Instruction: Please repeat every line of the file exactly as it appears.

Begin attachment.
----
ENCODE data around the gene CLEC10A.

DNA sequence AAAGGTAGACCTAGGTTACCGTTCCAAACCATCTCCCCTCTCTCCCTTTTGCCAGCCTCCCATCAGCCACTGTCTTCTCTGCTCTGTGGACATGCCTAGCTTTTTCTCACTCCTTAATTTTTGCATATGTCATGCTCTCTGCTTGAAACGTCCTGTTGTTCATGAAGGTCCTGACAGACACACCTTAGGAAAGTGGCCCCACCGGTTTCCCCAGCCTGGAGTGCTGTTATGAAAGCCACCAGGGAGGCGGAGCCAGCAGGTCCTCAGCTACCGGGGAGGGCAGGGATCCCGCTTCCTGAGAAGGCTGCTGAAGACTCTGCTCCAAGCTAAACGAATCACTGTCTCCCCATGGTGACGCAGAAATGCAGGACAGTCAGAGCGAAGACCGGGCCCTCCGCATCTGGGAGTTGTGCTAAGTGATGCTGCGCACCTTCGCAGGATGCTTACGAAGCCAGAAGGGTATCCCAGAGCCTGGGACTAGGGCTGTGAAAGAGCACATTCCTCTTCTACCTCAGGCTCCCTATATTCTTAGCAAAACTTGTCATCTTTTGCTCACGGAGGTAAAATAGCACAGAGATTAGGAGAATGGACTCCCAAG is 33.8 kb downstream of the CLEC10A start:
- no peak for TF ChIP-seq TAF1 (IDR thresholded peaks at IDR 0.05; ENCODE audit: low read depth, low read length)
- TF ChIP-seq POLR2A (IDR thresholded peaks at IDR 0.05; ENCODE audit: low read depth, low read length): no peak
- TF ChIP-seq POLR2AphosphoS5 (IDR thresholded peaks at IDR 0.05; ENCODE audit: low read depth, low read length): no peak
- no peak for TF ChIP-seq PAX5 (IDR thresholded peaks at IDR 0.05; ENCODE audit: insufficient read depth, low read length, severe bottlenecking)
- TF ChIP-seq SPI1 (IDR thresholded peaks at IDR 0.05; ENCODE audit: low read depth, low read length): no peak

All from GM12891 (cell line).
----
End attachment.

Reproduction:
ENCODE data around the gene CLEC10A.

DNA sequence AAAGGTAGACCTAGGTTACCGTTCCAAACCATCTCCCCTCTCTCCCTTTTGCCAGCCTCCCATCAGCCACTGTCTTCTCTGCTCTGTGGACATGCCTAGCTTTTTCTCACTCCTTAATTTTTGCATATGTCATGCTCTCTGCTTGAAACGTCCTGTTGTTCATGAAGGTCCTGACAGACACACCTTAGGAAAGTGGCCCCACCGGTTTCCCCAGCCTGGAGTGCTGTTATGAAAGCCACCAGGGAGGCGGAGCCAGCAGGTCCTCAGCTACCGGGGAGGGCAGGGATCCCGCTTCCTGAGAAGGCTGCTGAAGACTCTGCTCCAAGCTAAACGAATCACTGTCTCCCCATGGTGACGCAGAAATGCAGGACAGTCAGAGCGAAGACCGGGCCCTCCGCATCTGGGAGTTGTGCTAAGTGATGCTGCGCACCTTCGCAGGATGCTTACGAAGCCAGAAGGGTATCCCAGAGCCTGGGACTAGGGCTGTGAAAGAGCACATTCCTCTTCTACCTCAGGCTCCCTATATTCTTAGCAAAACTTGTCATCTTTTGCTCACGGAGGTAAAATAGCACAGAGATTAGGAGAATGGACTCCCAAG is 33.8 kb downstream of the CLEC10A start:
- no peak for TF ChIP-seq TAF1 (IDR thresholded peaks at IDR 0.05; ENCODE audit: low read depth, low read length)
- TF ChIP-seq POLR2A (IDR thresholded peaks at IDR 0.05; ENCODE audit: low read depth, low read length): no peak
- TF ChIP-seq POLR2AphosphoS5 (IDR thresholded peaks at IDR 0.05; ENCODE audit: low read depth, low read length): no peak
- no peak for TF ChIP-seq PAX5 (IDR thresholded peaks at IDR 0.05; ENCODE audit: insufficient read depth, low read length, severe bottlenecking)
- TF ChIP-seq SPI1 (IDR thresholded peaks at IDR 0.05; ENCODE audit: low read depth, low read length): no peak

All from GM12891 (cell line).